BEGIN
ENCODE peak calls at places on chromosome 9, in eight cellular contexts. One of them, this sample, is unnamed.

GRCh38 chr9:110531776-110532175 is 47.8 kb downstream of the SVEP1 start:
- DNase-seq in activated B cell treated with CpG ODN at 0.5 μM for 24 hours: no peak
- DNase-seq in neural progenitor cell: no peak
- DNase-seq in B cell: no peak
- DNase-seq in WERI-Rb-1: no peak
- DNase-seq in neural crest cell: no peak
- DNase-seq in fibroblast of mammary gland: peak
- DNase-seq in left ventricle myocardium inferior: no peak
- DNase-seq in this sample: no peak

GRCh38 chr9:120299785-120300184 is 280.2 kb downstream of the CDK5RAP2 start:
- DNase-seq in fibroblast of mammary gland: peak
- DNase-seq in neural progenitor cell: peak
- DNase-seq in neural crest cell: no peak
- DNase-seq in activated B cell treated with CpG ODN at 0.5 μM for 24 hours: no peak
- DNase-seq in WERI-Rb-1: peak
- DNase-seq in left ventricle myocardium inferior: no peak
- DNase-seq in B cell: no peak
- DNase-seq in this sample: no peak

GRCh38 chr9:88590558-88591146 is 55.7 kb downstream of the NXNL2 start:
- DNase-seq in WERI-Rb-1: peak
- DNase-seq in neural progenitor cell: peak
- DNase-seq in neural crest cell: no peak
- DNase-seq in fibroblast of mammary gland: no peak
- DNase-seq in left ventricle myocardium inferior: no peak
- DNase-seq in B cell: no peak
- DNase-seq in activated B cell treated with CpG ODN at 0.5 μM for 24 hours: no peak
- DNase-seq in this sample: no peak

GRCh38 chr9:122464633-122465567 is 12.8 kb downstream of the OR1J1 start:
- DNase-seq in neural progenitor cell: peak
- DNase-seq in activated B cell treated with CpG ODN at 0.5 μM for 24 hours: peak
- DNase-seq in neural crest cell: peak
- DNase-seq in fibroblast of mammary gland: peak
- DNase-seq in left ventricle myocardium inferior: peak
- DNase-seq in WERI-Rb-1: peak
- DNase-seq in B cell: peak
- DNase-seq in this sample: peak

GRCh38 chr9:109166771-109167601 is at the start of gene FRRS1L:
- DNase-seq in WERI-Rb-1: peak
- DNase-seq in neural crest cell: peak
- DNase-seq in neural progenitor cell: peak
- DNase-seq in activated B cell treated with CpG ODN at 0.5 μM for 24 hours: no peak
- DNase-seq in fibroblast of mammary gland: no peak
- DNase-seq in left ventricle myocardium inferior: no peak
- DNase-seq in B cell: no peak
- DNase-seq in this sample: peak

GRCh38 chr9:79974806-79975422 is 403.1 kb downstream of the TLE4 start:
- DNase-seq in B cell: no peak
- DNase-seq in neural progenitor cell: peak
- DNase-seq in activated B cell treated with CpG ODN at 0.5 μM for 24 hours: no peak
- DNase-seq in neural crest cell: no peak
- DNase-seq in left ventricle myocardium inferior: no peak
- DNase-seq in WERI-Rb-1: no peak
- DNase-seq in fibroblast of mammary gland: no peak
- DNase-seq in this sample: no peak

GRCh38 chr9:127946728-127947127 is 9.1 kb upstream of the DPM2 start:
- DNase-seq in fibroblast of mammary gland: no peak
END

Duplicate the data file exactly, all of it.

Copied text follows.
ENCODE peak calls at places on chromosome 9, in eight cellular contexts. One of them, this sample, is unnamed.

GRCh38 chr9:110531776-110532175 is 47.8 kb downstream of the SVEP1 start:
- DNase-seq in activated B cell treated with CpG ODN at 0.5 μM for 24 hours: no peak
- DNase-seq in neural progenitor cell: no peak
- DNase-seq in B cell: no peak
- DNase-seq in WERI-Rb-1: no peak
- DNase-seq in neural crest cell: no peak
- DNase-seq in fibroblast of mammary gland: peak
- DNase-seq in left ventricle myocardium inferior: no peak
- DNase-seq in this sample: no peak

GRCh38 chr9:120299785-120300184 is 280.2 kb downstream of the CDK5RAP2 start:
- DNase-seq in fibroblast of mammary gland: peak
- DNase-seq in neural progenitor cell: peak
- DNase-seq in neural crest cell: no peak
- DNase-seq in activated B cell treated with CpG ODN at 0.5 μM for 24 hours: no peak
- DNase-seq in WERI-Rb-1: peak
- DNase-seq in left ventricle myocardium inferior: no peak
- DNase-seq in B cell: no peak
- DNase-seq in this sample: no peak

GRCh38 chr9:88590558-88591146 is 55.7 kb downstream of the NXNL2 start:
- DNase-seq in WERI-Rb-1: peak
- DNase-seq in neural progenitor cell: peak
- DNase-seq in neural crest cell: no peak
- DNase-seq in fibroblast of mammary gland: no peak
- DNase-seq in left ventricle myocardium inferior: no peak
- DNase-seq in B cell: no peak
- DNase-seq in activated B cell treated with CpG ODN at 0.5 μM for 24 hours: no peak
- DNase-seq in this sample: no peak

GRCh38 chr9:122464633-122465567 is 12.8 kb downstream of the OR1J1 start:
- DNase-seq in neural progenitor cell: peak
- DNase-seq in activated B cell treated with CpG ODN at 0.5 μM for 24 hours: peak
- DNase-seq in neural crest cell: peak
- DNase-seq in fibroblast of mammary gland: peak
- DNase-seq in left ventricle myocardium inferior: peak
- DNase-seq in WERI-Rb-1: peak
- DNase-seq in B cell: peak
- DNase-seq in this sample: peak

GRCh38 chr9:109166771-109167601 is at the start of gene FRRS1L:
- DNase-seq in WERI-Rb-1: peak
- DNase-seq in neural crest cell: peak
- DNase-seq in neural progenitor cell: peak
- DNase-seq in activated B cell treated with CpG ODN at 0.5 μM for 24 hours: no peak
- DNase-seq in fibroblast of mammary gland: no peak
- DNase-seq in left ventricle myocardium inferior: no peak
- DNase-seq in B cell: no peak
- DNase-seq in this sample: peak

GRCh38 chr9:79974806-79975422 is 403.1 kb downstream of the TLE4 start:
- DNase-seq in B cell: no peak
- DNase-seq in neural progenitor cell: peak
- DNase-seq in activated B cell treated with CpG ODN at 0.5 μM for 24 hours: no peak
- DNase-seq in neural crest cell: no peak
- DNase-seq in left ventricle myocardium inferior: no peak
- DNase-seq in WERI-Rb-1: no peak
- DNase-seq in fibroblast of mammary gland: no peak
- DNase-seq in this sample: no peak

GRCh38 chr9:127946728-127947127 is 9.1 kb upstream of the DPM2 start:
- DNase-seq in fibroblast of mammary gland: no peak